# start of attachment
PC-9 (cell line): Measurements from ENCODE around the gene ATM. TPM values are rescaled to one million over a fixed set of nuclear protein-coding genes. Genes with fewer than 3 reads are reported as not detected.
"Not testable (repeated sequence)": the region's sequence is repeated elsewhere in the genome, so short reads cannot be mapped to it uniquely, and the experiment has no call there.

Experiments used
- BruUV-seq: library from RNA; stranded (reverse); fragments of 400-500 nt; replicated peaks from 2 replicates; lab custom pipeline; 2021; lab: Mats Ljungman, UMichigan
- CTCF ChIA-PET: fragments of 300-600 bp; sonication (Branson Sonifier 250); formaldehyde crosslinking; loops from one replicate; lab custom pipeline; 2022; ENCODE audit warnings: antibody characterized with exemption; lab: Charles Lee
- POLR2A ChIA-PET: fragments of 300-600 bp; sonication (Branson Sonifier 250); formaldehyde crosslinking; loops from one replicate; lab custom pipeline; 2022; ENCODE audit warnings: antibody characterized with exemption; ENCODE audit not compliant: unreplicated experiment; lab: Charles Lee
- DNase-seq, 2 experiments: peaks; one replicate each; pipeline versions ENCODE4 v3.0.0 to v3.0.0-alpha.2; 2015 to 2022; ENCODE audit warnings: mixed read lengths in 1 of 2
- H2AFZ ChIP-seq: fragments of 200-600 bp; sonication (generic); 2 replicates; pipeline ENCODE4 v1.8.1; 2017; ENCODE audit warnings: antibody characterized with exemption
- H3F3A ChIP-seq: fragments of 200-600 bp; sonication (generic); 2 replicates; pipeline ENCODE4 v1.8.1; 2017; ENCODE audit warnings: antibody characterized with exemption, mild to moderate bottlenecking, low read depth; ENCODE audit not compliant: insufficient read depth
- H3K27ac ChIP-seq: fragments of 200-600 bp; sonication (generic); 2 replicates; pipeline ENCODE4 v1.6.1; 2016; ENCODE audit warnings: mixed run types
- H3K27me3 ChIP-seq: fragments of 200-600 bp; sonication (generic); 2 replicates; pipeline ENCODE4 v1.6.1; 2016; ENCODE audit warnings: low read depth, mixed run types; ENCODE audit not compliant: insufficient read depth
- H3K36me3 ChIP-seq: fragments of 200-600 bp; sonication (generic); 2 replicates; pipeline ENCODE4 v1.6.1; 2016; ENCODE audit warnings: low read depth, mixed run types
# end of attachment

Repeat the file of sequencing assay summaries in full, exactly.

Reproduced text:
PC-9 (cell line): Measurements from ENCODE around the gene ATM. TPM values are rescaled to one million over a fixed set of nuclear protein-coding genes. Genes with fewer than 3 reads are reported as not detected.
"Not testable (repeated sequence)": the region's sequence is repeated elsewhere in the genome, so short reads cannot be mapped to it uniquely, and the experiment has no call there.

Experiments used
- BruUV-seq: library from RNA; stranded (reverse); fragments of 400-500 nt; replicated peaks from 2 replicates; lab custom pipeline; 2021; lab: Mats Ljungman, UMichigan
- CTCF ChIA-PET: fragments of 300-600 bp; sonication (Branson Sonifier 250); formaldehyde crosslinking; loops from one replicate; lab custom pipeline; 2022; ENCODE audit warnings: antibody characterized with exemption; lab: Charles Lee
- POLR2A ChIA-PET: fragments of 300-600 bp; sonication (Branson Sonifier 250); formaldehyde crosslinking; loops from one replicate; lab custom pipeline; 2022; ENCODE audit warnings: antibody characterized with exemption; ENCODE audit not compliant: unreplicated experiment; lab: Charles Lee
- DNase-seq, 2 experiments: peaks; one replicate each; pipeline versions ENCODE4 v3.0.0 to v3.0.0-alpha.2; 2015 to 2022; ENCODE audit warnings: mixed read lengths in 1 of 2
- H2AFZ ChIP-seq: fragments of 200-600 bp; sonication (generic); 2 replicates; pipeline ENCODE4 v1.8.1; 2017; ENCODE audit warnings: antibody characterized with exemption
- H3F3A ChIP-seq: fragments of 200-600 bp; sonication (generic); 2 replicates; pipeline ENCODE4 v1.8.1; 2017; ENCODE audit warnings: antibody characterized with exemption, mild to moderate bottlenecking, low read depth; ENCODE audit not compliant: insufficient read depth
- H3K27ac ChIP-seq: fragments of 200-600 bp; sonication (generic); 2 replicates; pipeline ENCODE4 v1.6.1; 2016; ENCODE audit warnings: mixed run types
- H3K27me3 ChIP-seq: fragments of 200-600 bp; sonication (generic); 2 replicates; pipeline ENCODE4 v1.6.1; 2016; ENCODE audit warnings: low read depth, mixed run types; ENCODE audit not compliant: insufficient read depth
- H3K36me3 ChIP-seq: fragments of 200-600 bp; sonication (generic); 2 replicates; pipeline ENCODE4 v1.6.1; 2016; ENCODE audit warnings: low read depth, mixed run types